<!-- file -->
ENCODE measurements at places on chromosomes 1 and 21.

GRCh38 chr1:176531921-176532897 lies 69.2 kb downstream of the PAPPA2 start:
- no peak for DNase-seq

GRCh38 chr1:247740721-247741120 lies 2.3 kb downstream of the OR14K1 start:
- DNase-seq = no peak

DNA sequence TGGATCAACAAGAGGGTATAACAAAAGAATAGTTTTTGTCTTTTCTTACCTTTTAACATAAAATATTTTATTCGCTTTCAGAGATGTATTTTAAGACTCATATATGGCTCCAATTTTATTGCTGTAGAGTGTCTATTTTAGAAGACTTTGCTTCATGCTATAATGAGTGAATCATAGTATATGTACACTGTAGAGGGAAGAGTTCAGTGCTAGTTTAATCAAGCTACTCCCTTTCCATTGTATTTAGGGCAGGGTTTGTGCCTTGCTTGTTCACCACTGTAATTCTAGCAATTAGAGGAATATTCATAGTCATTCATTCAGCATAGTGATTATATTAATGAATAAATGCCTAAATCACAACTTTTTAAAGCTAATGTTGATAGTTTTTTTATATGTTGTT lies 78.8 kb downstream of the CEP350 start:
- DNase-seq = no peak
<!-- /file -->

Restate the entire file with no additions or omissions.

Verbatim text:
ENCODE measurements at places on chromosomes 1 and 21.

GRCh38 chr1:176531921-176532897 lies 69.2 kb downstream of the PAPPA2 start:
- no peak for DNase-seq

GRCh38 chr1:247740721-247741120 lies 2.3 kb downstream of the OR14K1 start:
- DNase-seq = no peak

DNA sequence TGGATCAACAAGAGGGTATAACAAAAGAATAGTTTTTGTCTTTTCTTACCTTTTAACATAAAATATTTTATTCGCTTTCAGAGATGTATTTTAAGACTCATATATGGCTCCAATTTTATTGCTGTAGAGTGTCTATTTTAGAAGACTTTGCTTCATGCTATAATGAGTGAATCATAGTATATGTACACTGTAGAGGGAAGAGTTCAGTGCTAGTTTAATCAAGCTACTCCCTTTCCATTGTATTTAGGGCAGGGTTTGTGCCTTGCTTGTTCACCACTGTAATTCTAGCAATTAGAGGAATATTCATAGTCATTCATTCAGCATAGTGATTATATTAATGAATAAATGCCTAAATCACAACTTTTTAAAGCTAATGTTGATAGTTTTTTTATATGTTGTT lies 78.8 kb downstream of the CEP350 start:
- DNase-seq = no peak